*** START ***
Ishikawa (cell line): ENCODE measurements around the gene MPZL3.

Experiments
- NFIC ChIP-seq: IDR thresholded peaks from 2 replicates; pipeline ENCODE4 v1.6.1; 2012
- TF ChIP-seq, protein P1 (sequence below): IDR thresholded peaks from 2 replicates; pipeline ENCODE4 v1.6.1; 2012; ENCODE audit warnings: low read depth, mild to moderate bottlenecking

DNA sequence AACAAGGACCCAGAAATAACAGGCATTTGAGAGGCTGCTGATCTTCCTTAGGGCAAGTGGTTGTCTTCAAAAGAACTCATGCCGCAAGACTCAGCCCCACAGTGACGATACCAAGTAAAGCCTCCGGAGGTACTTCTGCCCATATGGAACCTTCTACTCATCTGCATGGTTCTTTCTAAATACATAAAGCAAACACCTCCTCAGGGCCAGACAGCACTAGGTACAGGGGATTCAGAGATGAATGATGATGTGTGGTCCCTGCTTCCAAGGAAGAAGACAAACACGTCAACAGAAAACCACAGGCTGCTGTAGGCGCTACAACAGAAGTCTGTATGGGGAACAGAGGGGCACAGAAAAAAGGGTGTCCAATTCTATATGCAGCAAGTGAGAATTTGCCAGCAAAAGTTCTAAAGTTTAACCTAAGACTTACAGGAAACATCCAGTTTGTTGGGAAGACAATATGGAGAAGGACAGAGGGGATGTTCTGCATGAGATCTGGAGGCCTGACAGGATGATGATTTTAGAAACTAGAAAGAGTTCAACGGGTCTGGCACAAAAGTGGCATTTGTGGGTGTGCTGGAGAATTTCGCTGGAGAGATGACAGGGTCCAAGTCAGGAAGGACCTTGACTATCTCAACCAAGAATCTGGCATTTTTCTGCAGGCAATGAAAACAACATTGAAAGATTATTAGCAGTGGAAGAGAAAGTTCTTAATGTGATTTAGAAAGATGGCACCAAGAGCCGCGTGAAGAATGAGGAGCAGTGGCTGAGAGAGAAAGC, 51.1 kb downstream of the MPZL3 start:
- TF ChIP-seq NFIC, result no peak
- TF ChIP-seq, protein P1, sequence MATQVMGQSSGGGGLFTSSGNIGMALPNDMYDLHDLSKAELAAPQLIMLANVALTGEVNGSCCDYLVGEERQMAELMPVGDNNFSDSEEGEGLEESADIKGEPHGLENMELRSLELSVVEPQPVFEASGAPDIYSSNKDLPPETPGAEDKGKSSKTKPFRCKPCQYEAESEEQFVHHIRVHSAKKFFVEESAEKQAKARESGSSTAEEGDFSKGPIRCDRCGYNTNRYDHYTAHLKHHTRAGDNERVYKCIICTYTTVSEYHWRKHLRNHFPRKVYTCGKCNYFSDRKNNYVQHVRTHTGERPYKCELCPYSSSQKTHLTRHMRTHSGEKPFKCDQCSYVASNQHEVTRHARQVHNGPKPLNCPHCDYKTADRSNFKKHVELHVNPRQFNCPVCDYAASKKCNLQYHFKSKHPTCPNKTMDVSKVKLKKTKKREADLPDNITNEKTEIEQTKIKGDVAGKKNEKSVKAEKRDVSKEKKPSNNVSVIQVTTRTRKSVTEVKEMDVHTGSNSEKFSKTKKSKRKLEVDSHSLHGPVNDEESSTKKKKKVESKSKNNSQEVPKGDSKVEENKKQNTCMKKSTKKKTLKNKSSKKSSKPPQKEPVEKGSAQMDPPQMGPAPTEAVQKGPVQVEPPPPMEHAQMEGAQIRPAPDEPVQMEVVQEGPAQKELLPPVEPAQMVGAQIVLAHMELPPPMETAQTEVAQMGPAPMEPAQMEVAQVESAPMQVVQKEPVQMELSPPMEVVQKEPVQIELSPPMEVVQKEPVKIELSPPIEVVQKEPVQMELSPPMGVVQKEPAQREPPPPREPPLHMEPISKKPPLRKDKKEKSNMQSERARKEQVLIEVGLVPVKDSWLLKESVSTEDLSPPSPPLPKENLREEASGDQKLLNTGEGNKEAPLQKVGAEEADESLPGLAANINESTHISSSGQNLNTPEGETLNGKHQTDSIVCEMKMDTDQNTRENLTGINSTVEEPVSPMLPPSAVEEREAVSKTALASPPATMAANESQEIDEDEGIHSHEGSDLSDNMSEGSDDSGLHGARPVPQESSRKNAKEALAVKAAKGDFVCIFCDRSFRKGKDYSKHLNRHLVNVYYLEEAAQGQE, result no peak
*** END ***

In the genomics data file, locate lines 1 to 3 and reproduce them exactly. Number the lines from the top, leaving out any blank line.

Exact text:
Ishikawa (cell line): ENCODE measurements around the gene MPZL3.

Experiments
- NFIC ChIP-seq: IDR thresholded peaks from 2 replicates; pipeline ENCODE4 v1.6.1; 2012